The Architecture of Grammar: The Ultimate Guide with eBook
Does the word grammar make you cringe?
Many people do cringe at the word "grammar," and understandably so. The word may remind you of your school teacher tormenting you. Or perhaps your parents lectured you about why we should care about grammar. That's far from the best way to love grammar, isn't it?
Whether you're a business owner who wants to make your writing clear and compelling or a writer who wants to improve your skills, this guide will help you get on track with some basic notions and terminology. This guide is adapted from one of Trivium Writing's featured books, The Architecture of Grammar, written by Léandre Larouche.
Table of Contents
- Grammar Definition
- The Origins of the Word Grammar
- Why Grammar is Important
- Is Grammar Really Necessary?
- Grammar in English
- Grammar vs Spelling
- Grammar and Syntax
- Grammar vs. Punctuation
- Grammar Checkers are Not Always Right
- Grammar Rules: Are They Legitimate?
- Correct Grammar in Your Writing
First, let's define grammar.
Grammar is how we arrange words in sentences. Grammar is also what allows us to be understood by other people. Without it, we cannot transfer information from one person or a group to another. As outlined in The Architecture of Grammar, grammar components include parts of speech, phrases, clauses, and sentences.
The Architecture of Grammar is one component of Trivium Writing's Architecture of Writing method. What makes this writing method so special? Simplicity. At Trivium Writing, we treat writing—and, of course, grammar—as information blocks to build meaning. Each grammar component is an information block, and by laying out block after block, we create clear, compelling texts.
Every grammar component is important in your communication. For example, certain parts of speech and phrases should not be overused. Some clauses and sentences should be used in specific ways to make writing more engaging. And, of course, with each grammar component comes grammar rules to follow.
In this sense, grammar works like architecture. Just like in building a house, you need different materials (grammar components). You also need to think about the different levels (parts of a sentence) to build solid foundations before you can move on.
The Origins of the Word Grammar
The word grammar came from the Latin word "grammatica," which is derived from the Greek word "grammatikos," meaning "of letters." The first use of the word grammar in English was in 1530, and it was used to describe the study of language. In the 1600s, grammar began to be used to refer to the rules of a language.
Grammar is one of the three liberal arts known as the "Trivium." The Trivium consists of grammar, logic, and rhetoric. Ancient Greeks considered grammar, logic, and rhetoric as the foundation of any person's education. In other words, a person's power comes from these skills. Trivium Writing was founded to bring attention to the Trivium.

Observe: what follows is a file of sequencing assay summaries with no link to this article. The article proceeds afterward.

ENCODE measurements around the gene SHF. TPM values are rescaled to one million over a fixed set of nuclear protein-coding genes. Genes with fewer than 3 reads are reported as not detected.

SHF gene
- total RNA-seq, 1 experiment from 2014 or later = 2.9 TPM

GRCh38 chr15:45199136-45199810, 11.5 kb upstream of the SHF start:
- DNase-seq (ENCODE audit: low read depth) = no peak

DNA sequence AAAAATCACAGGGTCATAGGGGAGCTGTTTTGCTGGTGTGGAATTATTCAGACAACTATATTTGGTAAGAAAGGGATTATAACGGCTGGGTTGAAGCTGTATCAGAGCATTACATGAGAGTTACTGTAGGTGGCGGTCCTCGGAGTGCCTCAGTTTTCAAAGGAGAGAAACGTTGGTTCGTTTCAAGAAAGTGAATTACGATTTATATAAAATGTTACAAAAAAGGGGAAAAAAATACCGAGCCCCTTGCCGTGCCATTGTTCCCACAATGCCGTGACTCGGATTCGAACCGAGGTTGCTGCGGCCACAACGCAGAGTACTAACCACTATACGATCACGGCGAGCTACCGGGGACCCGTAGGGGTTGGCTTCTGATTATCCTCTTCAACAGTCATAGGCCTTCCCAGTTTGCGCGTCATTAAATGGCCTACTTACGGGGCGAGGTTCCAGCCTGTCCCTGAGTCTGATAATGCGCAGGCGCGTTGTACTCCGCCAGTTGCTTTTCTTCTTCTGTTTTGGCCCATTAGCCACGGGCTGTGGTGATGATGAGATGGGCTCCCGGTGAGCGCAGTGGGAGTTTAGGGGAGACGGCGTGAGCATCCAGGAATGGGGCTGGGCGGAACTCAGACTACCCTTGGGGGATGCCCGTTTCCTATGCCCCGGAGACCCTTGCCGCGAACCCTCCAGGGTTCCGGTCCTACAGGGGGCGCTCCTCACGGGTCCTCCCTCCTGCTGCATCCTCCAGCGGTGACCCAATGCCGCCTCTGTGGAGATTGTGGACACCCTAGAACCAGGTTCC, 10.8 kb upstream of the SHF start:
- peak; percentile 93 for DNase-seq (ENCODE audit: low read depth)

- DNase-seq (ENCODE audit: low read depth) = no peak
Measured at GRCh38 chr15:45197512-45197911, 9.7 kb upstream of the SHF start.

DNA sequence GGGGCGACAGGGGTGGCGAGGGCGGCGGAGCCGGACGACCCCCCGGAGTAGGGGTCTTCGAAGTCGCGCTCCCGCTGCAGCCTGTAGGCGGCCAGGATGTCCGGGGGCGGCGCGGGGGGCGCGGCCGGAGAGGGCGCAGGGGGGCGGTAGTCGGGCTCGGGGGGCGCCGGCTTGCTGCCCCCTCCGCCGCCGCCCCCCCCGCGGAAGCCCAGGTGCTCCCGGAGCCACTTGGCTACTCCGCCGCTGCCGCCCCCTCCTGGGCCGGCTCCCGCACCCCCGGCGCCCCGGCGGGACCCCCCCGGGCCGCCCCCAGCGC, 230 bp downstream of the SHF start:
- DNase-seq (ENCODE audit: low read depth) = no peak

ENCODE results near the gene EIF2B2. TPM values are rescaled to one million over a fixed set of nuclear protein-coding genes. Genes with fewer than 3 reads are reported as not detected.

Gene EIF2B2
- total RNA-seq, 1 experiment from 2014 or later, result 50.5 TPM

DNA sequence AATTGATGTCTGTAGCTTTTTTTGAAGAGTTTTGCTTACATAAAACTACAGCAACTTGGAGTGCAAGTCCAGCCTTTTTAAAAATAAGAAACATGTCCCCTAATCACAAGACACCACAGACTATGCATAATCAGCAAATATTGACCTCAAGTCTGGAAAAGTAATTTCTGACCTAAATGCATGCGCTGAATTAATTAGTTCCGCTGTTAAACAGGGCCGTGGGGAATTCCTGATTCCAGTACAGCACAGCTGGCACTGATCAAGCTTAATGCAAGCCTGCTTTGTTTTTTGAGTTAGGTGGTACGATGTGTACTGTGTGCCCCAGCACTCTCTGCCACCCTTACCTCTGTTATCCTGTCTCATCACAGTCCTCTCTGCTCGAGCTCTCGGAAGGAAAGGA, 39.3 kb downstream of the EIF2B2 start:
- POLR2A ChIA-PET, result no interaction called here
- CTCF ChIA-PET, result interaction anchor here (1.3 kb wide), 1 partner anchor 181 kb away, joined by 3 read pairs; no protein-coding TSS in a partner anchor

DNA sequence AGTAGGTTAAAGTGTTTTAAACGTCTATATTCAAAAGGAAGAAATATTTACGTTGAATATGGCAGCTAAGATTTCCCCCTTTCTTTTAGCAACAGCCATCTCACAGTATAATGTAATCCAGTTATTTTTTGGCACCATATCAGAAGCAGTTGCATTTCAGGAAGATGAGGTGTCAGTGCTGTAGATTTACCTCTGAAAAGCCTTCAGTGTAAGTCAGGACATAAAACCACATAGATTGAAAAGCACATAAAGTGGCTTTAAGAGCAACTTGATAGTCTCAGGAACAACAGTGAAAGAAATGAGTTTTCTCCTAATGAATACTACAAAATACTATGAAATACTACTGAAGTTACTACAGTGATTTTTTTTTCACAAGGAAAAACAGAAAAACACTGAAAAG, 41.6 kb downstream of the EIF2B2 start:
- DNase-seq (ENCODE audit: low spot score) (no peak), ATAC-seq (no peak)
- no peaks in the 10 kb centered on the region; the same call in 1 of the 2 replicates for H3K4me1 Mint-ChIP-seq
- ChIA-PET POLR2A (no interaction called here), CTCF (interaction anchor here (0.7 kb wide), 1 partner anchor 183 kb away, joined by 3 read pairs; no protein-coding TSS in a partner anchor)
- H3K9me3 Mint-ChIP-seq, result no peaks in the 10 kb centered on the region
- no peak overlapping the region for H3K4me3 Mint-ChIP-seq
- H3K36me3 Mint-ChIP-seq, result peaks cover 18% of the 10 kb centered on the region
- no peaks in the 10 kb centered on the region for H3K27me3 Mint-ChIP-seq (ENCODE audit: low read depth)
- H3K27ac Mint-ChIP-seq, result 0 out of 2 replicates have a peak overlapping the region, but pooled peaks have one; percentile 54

As Christopher Mulvey points out in The Development of English Grammar, "The story of the development of English grammar involves not only the history of the English language but also the history of England itself. "The starting point of the English language," Mulvey notes, "is the language we call West Germanic, and the starting point of England is the arrival of West Germanic peoples in Britannia in the fifth century."
Since then, English grammar has evolved a great deal. It was impacted by other languages such as Norse and Norm-French and was more recently impacted by globalization and the Internet. Today, commentators often note that the quality of writing has declined in the past 20 years. It's important to note that, while it is true, good writing has also become more important. After all, there is more information available than we can ever consume.
Why Grammar Is Important
Grammar is a key to being successful. People pay attention to how you communicate when you make a point, fill out a form, or submit a page-long argument. With the Architecture of Writing method, instead of being intimidated by a sentence that has more than one clause, you can identify the building blocks for your sentences, and build them easily and effectively.
Learning the building blocks of grammar and how to use them is critical to your future. It helps you showcase your knowledge, and it also improves your speaking. The better you write, the better you think—and the better you think, the better you speak.
Grammar is also context. By mastering grammar, you master the narrative. And, when you master the narrative, you have power over other people. It makes you look intelligent, educated, and trustworthy. You can then use this stature to advance your career or your business.
The Architecture of Grammar is based on the notion that if you can write well and know nothing, you can make a living because you can express other people's ideas. If you know how to write and are knowledgeable in one field, you can make a fortune because you can position yourself as a leader.